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J Thromb Haemost. 2018 Nov 11. doi: 10.1111/jth.14330. [Epub ahead of print]

Chronic liver injury drives non-traditional intrahepatic fibrin(ogen) cross-linking via tissue transglutaminase.

Author information

1
Institute for Integrative Toxicology, Michigan State University, East Lansing, Michigan, ; USA.
2
Department of Pathobiology & Diagnostic Investigation, Michigan State University, East Lansing, Michigan, USA.
3
Department of Pharmacology and Toxicology, Michigan State University, East Lansing, Michigan, USA.
4
Division of Molecular Cardiology and Biophysics, Victor Chang Cardiac Research Institute, Sydney, NSW, 2010, Australia.
5
Cancer and Blood Diseases Institute, Division of Experimental Hematology and Cancer Biology, Cincinnati Children's Hospital, Cincinnati, Ohio, USA.

Abstract

INTRODUCTION:

Intravascular fibrin clots and extravascular fibrin deposits are often implicated in the progression of liver fibrosis. However, evidence supporting a pathological role of fibrin in hepatic fibrosis is indirect and based largely on studies using anticoagulant drugs that inhibit activation of the coagulation protease thrombin, which has other downstream targets that promote fibrosis. Therefore, the goal of this study was to determine the precise role of fibrin deposits in experimental hepatic fibrosis.

METHODS:

Liver fibrosis was induced in mice expressing mutant fibrinogen insensitive to thrombin-mediated proteolysis (i.e., locked in the monomeric form), termed FibAEK mice, and Factor XIII A2 subunit-deficient mice (FXIII-/- ). Female wild-type mice, FXIII-/- mice, and homozygous FibAEK mice were challenged with carbon tetrachloride (CCl4 ), twice weekly for 4 or 6 weeks (1 ml/kg, ip).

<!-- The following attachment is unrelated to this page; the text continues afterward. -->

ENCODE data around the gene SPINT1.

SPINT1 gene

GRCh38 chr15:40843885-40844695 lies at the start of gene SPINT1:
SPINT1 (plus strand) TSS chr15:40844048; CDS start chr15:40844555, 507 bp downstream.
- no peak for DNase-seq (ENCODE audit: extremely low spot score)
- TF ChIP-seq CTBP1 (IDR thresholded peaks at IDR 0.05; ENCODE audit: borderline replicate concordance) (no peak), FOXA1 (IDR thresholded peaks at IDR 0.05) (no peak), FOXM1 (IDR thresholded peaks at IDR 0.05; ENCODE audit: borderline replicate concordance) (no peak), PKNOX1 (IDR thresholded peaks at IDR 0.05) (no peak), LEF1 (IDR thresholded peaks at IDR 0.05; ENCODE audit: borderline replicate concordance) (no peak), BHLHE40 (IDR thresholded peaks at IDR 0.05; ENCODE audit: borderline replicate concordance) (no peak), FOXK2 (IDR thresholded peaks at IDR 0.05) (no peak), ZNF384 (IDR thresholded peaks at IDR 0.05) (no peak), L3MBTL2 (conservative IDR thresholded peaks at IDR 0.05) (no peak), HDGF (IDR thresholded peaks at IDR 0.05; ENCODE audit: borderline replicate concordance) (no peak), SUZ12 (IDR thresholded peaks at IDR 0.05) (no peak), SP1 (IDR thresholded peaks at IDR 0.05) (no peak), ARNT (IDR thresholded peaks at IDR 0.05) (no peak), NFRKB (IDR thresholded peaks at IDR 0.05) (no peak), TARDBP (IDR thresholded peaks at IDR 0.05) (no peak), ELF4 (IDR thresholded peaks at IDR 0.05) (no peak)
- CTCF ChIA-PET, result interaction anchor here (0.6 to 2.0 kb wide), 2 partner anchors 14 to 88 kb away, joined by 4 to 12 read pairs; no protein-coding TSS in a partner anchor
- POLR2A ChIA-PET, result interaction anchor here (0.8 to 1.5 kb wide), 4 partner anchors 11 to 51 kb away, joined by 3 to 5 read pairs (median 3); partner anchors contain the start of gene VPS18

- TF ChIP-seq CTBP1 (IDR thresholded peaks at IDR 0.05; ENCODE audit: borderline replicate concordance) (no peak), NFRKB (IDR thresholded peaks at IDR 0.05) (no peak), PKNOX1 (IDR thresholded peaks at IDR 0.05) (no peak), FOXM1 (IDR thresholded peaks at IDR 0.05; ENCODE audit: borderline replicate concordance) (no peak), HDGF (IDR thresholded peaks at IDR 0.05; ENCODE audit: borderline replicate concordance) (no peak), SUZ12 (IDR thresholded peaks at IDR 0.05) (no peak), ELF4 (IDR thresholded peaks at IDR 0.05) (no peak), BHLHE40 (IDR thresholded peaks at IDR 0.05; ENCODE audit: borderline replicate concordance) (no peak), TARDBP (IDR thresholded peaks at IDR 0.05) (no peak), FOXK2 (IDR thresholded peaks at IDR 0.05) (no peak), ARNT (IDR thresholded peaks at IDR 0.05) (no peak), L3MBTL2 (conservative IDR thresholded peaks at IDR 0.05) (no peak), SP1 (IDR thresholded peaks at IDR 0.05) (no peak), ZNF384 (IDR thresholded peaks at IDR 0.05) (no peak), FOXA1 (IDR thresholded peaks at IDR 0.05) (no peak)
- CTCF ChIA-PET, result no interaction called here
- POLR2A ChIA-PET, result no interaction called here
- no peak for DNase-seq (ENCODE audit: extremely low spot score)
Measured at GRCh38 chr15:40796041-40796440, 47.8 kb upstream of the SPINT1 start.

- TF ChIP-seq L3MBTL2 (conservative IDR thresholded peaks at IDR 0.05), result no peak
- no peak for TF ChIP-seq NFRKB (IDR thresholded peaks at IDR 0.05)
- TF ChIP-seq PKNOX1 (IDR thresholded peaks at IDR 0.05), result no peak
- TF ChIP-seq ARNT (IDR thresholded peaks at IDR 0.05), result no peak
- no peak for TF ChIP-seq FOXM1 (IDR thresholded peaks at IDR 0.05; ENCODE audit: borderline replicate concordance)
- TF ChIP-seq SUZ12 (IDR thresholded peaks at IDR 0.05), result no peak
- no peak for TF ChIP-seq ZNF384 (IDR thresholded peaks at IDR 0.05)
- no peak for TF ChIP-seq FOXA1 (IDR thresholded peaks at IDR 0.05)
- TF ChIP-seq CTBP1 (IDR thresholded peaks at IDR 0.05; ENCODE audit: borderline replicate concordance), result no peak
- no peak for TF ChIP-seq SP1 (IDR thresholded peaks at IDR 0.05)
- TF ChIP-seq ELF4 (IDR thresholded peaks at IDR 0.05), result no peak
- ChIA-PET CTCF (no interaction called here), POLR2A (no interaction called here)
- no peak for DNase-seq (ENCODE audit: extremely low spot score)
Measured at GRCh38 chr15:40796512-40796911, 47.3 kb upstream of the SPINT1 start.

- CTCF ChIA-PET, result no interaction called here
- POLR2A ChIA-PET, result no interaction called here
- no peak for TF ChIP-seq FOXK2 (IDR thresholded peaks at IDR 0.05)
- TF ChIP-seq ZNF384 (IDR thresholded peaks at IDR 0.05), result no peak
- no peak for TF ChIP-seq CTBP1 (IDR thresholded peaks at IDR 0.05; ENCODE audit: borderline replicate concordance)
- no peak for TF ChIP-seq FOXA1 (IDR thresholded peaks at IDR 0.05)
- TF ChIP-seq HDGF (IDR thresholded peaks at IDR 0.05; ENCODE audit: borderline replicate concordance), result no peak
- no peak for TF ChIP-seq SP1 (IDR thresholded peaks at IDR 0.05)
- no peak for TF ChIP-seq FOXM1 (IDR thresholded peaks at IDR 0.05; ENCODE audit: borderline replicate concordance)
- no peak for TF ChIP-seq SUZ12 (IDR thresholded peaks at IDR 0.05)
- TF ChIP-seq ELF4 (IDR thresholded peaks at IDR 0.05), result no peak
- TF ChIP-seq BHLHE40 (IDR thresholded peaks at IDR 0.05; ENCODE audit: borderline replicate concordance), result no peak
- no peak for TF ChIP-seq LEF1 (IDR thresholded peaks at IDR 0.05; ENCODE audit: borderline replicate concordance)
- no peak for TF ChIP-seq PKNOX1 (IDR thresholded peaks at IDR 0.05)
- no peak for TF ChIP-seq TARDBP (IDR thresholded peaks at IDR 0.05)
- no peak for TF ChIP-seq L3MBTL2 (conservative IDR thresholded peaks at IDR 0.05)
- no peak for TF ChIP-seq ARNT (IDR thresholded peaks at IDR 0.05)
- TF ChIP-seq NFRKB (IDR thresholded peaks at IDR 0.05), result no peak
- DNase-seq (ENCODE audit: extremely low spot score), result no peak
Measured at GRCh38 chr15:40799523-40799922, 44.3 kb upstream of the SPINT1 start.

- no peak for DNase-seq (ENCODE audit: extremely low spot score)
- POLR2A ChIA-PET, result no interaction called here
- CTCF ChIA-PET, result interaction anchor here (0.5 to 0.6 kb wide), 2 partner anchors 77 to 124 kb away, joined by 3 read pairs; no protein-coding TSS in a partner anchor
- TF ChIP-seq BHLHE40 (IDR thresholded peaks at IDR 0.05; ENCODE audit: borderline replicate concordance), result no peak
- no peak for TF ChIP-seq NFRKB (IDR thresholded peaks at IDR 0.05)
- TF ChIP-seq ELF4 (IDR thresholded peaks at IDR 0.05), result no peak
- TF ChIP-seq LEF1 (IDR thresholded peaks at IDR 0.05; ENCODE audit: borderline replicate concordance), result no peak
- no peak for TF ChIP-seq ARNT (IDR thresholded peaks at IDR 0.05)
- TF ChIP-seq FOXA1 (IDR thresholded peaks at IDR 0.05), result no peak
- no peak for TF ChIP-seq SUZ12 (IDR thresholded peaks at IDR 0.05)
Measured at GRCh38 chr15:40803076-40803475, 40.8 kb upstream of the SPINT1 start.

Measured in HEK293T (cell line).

RESULTS:

Hepatic injury and fibrosis induced by CCl4 challenge were unaffected by FXIII deficiency or inhibition of thrombin-catalyzed fibrin polymer formation (in FibAEK mice). Surprisingly, hepatic deposition of cross-linked fibrin(ogen) was not reduced in CCl4 -challenged FXIII-/- mice or FibAEK mice compared to wild-type mice. Rather, deposition of cross-linked hepatic fibrin(ogen) following CCl4 challenge was dramatically reduced in tissue transglutaminase-deficient mice (TGM2-/- mice). However, the reduction in cross-linked fibrin(ogen) in TGM2-/- mice did not affect CCl4 -induced liver fibrosis.

CONCLUSIONS:

These results indicate that neither traditional fibrin clots, formed by the thrombin:FXIIIa pathway, nor atypical TGM2-cross-linked fibrin(ogen) contribute to experimental CCl4 -induced liver fibrosis. Collectively, the results indicate that liver fibrosis occurs independently of intrahepatic fibrin(ogen) deposition. This article is protected by copyright. All rights reserved.

KEYWORDS:

Coagulation; factor XIII; fibrin; fibrosis; thrombin

PMID:
30415489
DOI:
10.1111/jth.14330

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